Murder By Death
Murder by Death's gothic country sound is defined by the their group dynamic, not their generous helping of spaghetti-western tropes. Sarah Balliet's cello proves as rugged and volatile as singer Adam Turla's mournful baritone. While the Indiana band's 12-year career has had its ups and downs, the musicians shift deftly between punk-like fury and eerie quiet.
The 2006 album In Bocca al Lupo has a lot going for it, including the swinging detonations of now-former drummer Alex Schrodt. Former Jawbox leader J. Robbins produced the record with the austere touch Murder by Death's sound demands. The harshness peaks on "Brother," which is both a nihilistic drinking song and a ribald celebration of the gray areas in which Turla's characters revel. Like Bruce Springsteen's "Highway Patrolman," this song has a narrator whose brother keeps getting in trouble and ultimately has to put family ahead of the law. "I know there's better brothers, but you're the only one that's mine," Turla concludes.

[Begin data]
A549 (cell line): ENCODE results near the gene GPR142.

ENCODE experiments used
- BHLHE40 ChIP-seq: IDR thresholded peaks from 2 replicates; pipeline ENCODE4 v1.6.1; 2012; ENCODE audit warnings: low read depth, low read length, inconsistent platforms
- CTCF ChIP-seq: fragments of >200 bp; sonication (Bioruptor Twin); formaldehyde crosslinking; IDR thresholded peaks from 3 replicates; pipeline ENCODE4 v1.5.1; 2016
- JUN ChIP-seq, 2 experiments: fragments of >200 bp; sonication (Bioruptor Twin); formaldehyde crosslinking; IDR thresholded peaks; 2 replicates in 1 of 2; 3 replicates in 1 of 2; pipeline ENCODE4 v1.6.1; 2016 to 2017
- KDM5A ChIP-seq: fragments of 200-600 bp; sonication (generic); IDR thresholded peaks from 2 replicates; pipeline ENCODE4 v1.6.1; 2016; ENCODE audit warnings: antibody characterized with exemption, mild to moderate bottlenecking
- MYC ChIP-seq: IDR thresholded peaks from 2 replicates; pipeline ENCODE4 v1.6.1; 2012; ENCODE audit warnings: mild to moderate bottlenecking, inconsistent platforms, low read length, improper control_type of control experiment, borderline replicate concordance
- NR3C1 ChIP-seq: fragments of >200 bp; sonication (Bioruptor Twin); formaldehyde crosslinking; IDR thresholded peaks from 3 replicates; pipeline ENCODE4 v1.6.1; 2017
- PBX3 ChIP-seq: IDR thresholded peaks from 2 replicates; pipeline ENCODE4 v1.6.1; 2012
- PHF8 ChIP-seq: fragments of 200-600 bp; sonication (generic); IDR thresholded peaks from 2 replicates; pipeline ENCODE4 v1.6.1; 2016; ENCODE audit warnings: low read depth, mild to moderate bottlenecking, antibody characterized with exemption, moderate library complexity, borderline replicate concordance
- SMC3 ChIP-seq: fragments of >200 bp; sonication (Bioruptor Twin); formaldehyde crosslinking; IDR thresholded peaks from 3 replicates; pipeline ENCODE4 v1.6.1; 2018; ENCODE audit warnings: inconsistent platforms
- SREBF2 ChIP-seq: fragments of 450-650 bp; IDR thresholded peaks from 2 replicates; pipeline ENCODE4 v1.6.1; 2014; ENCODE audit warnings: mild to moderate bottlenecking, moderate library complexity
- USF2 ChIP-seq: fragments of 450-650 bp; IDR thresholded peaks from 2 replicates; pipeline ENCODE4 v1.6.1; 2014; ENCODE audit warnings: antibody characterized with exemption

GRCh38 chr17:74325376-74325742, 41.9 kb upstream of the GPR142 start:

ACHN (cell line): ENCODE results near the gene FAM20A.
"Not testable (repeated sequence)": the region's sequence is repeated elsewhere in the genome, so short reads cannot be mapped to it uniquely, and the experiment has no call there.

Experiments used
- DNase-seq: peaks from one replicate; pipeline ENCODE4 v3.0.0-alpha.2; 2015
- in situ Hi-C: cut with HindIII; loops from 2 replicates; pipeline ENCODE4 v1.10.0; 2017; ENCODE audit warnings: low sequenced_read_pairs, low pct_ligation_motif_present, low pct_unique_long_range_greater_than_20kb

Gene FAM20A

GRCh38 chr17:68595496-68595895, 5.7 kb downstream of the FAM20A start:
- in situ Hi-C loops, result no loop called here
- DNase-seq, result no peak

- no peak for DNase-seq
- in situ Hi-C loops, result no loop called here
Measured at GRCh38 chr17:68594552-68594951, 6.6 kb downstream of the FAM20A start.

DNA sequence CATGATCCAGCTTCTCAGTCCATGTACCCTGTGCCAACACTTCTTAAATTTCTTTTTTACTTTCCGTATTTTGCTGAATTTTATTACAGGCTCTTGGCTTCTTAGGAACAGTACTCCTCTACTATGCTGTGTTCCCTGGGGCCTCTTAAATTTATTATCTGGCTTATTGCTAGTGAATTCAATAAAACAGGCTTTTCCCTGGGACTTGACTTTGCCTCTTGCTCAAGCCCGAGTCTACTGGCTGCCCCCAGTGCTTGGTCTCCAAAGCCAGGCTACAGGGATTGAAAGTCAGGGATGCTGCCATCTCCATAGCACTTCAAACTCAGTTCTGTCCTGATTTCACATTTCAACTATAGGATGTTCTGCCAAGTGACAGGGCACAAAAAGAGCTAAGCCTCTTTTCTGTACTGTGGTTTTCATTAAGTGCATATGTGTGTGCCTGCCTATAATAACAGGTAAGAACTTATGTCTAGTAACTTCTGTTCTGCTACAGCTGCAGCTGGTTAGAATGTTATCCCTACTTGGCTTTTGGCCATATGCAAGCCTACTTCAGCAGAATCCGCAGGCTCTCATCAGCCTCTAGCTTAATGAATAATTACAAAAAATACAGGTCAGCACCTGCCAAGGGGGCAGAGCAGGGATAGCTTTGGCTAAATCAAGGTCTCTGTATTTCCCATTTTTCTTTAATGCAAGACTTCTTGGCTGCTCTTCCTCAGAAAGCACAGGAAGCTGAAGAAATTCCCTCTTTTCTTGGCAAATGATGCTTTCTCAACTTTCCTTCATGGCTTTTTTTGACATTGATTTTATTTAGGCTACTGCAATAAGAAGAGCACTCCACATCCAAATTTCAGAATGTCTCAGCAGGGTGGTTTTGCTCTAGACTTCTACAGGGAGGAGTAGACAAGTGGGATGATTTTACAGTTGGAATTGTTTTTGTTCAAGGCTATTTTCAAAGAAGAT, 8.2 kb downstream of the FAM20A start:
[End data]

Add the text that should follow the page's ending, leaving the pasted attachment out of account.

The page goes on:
Murder by Death haven't devolved into a psychobilly cliché, in part because some of their songs look for strength and heroics in unlikely places. The title track of 2010's Good Morning, Magpie pays tribute to a frail, lonesome figure enduring in a harsh landscape. Even as "the sky is filling with flocks and swarms," with the cello setting a gorgeous, foreboding tone, Turla assures the song's "little bird" that it'll be okay.
There may not be a better framing device for a Murder by Death song than a funeral. Strange, then, that this track from 2012's Bitter Drink, Bitter Moon should use the occasion to reconcile with a corpse. The narrator of this song crashes a shady character's funeral, only to have his mind changed about the deceased: "I thought your life was nothing more than one long grift/Now I sit weeping by your coffin, clutching a bottle in my fist."